Unhappy Inside and Out, the BBC Tracks Down an Internet Troll


If you look at post comments here on Gear Diary you’ll see some that correct mistakes we made and others that outright disagree with us. You’ll see perspectives that differ, Judie teased for “just happening to carry a micro-sim adapter” with her at all times and, sometimes, a suggestion about something we missed. All of that is fair game and, in fact, we welcome it. What you will not see however, are rude, offensive, gratuitously nasty comments. The reason for that is simple, such comments immediately get yanked. You see, we have a zero tolerance for trolls on Gear Diary.

Who are the internet trolls, the people who use anonymity to hide their vile, repulsive, self-hating bigotry? Who are these people that even a mother would find difficult to love? The BBC tracked one down and… he is an idiot. See for yourself…

via Gizmodo

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About the Author

Dan Cohen
Having a father who was heavily involved in early laser and fiber-optical research, Dan grew up surrounded by technology and gadgets. Dan’s father brought home one of the very first video games when he was young and Dan remembers seeing a “pre-release” touchtone phone. (When he asked his father what the “#” and “*” buttons were his dad said, “Some day, far in the future, we’ll have some use for them.”) Technology seemed to be in Dan’s blood but at some point he took a different path and ended up in the clergy. His passion for technology and gadgets never left him. Dan is married to Raina Goldberg who is also an avid user of Apple products. They live in New Jersey with their golden doodle Nava.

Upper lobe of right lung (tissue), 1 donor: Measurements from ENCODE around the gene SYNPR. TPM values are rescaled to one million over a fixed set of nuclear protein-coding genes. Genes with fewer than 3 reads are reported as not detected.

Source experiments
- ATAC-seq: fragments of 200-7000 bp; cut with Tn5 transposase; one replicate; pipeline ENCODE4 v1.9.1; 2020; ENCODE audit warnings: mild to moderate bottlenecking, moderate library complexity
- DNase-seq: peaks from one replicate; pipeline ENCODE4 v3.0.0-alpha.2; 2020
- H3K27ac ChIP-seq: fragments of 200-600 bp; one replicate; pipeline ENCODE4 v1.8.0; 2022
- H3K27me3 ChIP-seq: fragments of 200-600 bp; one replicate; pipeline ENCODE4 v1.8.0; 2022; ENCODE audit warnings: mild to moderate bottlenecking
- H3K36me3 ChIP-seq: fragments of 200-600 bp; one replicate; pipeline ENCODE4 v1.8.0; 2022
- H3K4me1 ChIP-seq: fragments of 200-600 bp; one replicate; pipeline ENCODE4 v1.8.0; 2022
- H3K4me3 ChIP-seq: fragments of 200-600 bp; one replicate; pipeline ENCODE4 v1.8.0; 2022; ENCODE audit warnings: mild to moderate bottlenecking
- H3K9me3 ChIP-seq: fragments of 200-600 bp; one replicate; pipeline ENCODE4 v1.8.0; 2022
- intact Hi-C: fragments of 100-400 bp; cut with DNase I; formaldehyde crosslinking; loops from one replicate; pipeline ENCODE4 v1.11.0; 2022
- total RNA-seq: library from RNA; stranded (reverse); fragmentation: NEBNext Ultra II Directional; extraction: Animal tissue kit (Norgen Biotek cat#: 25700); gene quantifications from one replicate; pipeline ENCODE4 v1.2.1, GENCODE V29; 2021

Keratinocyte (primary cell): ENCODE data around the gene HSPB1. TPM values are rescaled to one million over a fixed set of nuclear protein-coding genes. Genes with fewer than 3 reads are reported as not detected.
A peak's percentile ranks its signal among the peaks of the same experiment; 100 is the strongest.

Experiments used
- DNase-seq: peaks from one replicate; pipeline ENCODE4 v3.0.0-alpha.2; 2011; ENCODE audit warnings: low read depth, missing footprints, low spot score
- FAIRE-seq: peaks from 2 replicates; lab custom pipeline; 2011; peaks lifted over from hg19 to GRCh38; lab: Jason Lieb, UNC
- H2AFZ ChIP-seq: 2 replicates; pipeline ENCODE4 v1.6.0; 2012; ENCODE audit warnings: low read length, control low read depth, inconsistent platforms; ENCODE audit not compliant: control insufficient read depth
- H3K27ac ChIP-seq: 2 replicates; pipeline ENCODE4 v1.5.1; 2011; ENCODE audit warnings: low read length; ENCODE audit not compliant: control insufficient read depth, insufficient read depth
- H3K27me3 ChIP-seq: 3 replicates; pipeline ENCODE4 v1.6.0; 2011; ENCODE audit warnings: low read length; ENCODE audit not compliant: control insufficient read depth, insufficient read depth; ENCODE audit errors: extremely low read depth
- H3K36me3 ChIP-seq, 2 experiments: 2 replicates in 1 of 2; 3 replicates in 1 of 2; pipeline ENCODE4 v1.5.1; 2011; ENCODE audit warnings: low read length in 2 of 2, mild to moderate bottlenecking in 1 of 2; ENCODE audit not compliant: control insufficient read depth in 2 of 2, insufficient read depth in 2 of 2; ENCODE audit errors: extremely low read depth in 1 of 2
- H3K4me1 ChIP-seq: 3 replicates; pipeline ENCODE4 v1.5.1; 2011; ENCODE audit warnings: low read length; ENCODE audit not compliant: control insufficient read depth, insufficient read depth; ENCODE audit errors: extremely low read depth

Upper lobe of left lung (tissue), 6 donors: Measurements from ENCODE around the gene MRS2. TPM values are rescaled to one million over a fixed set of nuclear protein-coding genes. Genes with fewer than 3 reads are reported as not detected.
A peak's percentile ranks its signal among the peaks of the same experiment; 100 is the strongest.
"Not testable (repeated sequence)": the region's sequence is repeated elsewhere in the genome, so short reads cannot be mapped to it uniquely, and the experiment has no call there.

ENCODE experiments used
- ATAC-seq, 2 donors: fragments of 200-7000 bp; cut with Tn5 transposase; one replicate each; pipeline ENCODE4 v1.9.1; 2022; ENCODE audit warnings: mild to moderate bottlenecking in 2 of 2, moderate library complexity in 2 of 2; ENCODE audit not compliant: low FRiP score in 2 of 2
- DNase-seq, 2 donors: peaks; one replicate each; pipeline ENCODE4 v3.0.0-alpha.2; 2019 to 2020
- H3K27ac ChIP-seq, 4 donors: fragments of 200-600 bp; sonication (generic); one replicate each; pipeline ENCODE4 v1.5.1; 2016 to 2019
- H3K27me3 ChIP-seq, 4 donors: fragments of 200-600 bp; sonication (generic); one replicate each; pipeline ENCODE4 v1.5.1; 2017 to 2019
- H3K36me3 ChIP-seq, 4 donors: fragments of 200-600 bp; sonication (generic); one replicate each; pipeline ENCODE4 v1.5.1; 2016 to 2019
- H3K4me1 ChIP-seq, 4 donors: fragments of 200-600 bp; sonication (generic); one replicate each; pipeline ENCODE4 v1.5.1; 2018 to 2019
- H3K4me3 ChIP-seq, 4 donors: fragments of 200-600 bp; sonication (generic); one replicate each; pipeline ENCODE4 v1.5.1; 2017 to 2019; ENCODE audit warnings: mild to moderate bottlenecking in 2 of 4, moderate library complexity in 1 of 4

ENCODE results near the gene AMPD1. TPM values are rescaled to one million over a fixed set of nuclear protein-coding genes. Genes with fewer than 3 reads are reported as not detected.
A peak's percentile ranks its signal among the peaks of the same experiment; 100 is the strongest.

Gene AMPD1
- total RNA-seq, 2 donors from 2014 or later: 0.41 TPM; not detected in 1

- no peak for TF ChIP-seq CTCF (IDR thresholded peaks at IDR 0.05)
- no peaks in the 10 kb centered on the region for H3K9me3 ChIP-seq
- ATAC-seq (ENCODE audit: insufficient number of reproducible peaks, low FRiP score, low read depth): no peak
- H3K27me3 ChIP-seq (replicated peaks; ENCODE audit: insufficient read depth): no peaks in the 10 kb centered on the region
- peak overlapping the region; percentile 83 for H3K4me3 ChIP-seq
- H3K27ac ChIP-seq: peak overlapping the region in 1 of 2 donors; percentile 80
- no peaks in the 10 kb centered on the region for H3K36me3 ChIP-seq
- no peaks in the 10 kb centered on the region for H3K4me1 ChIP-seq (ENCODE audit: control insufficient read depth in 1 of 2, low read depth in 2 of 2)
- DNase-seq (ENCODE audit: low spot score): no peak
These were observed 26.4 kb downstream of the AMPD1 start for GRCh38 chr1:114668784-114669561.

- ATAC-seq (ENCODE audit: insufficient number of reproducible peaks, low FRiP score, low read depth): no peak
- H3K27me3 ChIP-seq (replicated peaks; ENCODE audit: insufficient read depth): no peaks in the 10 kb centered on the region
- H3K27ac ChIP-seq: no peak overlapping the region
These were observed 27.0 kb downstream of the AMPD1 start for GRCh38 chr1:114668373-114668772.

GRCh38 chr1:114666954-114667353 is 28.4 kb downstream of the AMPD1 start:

3 Comments on "Unhappy Inside and Out, the BBC Tracks Down an Internet Troll"

  1. If nothing else it’s an interesting comparison to me between the concept of freedom of speech as part of the American experience versus the
    British or European model.  In the US, I would say the freedom of speech is more absolute, a solid, immutable thing whereas in the UK the concept seems more flexible and relative and capable of being restricted in certain ways. Someone might post something vulgar, inflammatory or unpopular in the US but they likely won’t wind up doing time for it—a sharp contrast to the apparent consequences of similar behavior in the UK.

    Regardless, I think Voltaire said it best when he wrote a friend: “Opinions have caused more ills than the plague or earthquakes on this little globe of ours.”

  2. And yet here our communication really isn’t as free in America as we think.  For example, we go crazy if someone flashes a breast on TV.  It’s amazing what we consider “problematic” and “actionable” here, especially the fact that, because of an active Christian right-wing, we are unhealthily sexually repressed.  So it’s really a matter of the TYPE of cimmunication you are talking about.  In some ways we are incredibly free, but in others we are terribly censored and there is little or NO freedom of speech.

    In the end, however, these trolls contribute nothing useful to a conversation, no matter what the topic! 

  3. Philip Nowlan | February 9, 2012 at 5:35 am |

    I watched this show as I live in the UK and my tivo recorded it as a suggestion. Trolling is wrong on so many levels and I belive it is not just the duty of government to fight this but all of us. ISP’s, site moderators, social network companies and us as general users to voice our disgust when necessary and if necessary vote our “feet” as we would in rest of our lives. We don’t have to lock people up for their opinions that’s too orwellian but name and shame them by removing their anonymity. What they say in not okay but may be they would keep their sick comments to themselves if they had to “own” them properly.

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